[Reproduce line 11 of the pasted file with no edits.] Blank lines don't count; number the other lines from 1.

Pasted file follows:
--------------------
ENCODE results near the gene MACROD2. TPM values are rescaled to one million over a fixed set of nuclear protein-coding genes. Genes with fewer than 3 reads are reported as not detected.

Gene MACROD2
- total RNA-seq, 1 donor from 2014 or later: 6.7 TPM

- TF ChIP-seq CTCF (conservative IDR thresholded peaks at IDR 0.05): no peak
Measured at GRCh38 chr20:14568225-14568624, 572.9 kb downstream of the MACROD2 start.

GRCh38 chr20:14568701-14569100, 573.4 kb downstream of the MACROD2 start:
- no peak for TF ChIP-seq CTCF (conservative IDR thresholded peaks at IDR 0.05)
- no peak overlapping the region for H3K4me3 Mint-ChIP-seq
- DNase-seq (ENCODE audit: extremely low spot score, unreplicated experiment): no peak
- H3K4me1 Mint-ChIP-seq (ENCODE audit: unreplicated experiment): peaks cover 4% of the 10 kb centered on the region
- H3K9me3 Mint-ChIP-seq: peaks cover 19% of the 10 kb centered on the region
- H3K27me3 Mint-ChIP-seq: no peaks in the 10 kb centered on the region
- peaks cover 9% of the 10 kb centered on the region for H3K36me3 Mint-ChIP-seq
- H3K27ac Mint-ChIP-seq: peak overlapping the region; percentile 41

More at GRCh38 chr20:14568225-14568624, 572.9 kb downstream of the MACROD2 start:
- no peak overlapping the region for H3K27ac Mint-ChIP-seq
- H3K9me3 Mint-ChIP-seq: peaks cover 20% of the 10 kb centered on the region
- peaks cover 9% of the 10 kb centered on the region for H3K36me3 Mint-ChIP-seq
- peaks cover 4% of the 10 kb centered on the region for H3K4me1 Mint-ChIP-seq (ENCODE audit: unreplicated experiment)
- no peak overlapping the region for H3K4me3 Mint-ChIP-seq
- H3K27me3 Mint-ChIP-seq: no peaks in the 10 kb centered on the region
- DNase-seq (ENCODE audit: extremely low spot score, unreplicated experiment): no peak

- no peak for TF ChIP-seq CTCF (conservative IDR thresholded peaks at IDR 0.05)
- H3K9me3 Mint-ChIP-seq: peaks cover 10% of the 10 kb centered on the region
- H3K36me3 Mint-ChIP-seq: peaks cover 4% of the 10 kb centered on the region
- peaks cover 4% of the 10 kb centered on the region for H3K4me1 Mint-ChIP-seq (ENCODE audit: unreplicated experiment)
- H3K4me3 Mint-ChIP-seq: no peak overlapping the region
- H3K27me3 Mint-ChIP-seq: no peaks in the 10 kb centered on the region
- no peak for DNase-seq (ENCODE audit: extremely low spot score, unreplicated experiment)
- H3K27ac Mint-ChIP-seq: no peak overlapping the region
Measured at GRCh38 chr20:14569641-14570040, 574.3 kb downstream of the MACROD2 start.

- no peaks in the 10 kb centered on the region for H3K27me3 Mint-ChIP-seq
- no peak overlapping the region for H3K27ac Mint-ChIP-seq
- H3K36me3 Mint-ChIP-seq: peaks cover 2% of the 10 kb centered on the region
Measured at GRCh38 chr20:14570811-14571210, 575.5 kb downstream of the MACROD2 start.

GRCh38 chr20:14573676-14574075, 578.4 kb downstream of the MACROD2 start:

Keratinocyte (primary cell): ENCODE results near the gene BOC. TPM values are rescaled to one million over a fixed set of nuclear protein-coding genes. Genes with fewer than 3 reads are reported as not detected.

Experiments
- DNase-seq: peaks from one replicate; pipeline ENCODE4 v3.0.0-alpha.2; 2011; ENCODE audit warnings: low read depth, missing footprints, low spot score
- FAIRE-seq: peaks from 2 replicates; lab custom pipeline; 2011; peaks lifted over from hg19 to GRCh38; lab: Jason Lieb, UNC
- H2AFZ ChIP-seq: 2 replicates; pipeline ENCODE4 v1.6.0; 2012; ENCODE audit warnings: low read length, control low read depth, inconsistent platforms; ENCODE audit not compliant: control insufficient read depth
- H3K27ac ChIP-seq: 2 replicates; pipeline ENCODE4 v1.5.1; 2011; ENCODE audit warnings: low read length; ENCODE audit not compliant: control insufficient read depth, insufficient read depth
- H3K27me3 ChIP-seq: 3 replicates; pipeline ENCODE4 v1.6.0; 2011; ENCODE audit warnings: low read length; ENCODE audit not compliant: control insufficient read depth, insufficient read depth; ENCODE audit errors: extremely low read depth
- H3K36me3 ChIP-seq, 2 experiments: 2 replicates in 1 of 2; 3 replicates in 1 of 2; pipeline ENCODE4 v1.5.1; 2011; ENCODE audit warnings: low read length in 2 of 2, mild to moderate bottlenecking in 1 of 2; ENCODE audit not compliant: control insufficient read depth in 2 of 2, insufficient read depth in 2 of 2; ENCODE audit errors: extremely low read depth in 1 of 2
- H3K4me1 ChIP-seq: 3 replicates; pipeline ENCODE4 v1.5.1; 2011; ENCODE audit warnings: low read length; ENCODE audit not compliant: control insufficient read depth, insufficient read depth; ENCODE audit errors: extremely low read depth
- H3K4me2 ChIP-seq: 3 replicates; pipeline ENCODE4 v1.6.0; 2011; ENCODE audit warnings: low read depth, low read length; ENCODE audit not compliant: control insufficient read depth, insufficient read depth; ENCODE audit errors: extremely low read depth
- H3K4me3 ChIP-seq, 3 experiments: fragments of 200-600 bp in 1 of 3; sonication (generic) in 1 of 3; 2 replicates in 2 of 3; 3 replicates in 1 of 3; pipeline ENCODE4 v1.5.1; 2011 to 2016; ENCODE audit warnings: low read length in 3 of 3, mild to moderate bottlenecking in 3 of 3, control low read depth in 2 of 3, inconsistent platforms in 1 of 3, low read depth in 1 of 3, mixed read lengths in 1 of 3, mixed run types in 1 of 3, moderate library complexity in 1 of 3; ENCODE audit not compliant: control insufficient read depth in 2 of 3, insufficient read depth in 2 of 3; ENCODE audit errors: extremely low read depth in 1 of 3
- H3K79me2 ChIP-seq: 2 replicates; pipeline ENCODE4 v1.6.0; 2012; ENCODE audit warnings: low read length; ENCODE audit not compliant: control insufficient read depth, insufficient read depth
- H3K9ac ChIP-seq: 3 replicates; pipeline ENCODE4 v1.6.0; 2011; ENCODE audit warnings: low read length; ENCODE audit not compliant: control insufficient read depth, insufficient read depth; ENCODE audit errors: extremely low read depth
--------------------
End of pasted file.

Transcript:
- H3K9me3 Mint-ChIP-seq: peaks cover 19% of the 10 kb centered on the region